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Bruce G. Cumming, Jenny C. A. Read; The stroboscopic Pulfrich stimulus: A new explanation of an old illusion. Journal of Vision 2004;4(8):194. doi: https://doi.org/10.1167/4.8.194.
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© ARVO (1962-2015); The Authors (2016-present)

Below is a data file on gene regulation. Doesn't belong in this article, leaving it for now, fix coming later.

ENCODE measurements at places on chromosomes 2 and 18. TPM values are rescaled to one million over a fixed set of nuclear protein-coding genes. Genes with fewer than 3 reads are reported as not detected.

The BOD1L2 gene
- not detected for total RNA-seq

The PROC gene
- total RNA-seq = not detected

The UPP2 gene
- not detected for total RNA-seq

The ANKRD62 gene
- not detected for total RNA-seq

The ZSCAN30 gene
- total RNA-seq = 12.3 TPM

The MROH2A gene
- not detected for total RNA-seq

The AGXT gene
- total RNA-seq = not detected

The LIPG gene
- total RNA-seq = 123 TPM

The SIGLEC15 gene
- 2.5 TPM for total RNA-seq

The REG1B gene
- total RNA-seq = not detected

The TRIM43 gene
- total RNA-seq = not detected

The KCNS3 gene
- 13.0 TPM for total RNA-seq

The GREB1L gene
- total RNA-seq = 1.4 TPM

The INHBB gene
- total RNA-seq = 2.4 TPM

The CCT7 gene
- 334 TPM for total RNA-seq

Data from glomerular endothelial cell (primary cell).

If a moving object is viewed while the input to one eye is delayed (a temporal disparity), a sensation of depth results (the Pulfrich effect). Under continuous illumination, this is not surprising, since images which arrive simultaneously do have a spatial disparity. However, the Pulfrich effect occurs also during stroboscopic illumination. This is puzzling, because there is no spatial disparity between those matches with the smallest temporal disparity. Modern models postulate that joint encoding of motion and disparity in early processing leads to an equivalence between temporal and spatial disparity. Our recent finding that most disparity-selective neurons in primate V1 do not show this joint encoding led us to reconsider the role of spatial disparities. If matches more separated in time are also allowed to influence perception, then the stroboscopic Pulfrich effect can be explained without invoking joint encoding. This explanation implies that, for short delays, the perceived depth should be smaller in stroboscopic displays than in continuous equivalents. Although this is at odds with previous reports, those may have been affected by eye movements — smooth pursuit can convert temporal disparity into spatial disparity. We performed two different experiments which eliminate this problem. 1. We used brief presentations (160ms). 2. We presented the moving target (for up to 2 s) against a stationary strobed background (with the same temporal disparity). This ensures that tracking eye movements induce the same spatial disparity in both target and background, leaving their relative disparity unchanged. In both cases the depth induced by stroboscopic displays was smaller than for continuous displays, provided the interocular delay is small. This is predicted by our model and in conflict with the joint-encoding hypothesis. We conclude that joint encoding of motion and disparity may not be the main explanation of the Pulfrich effect.
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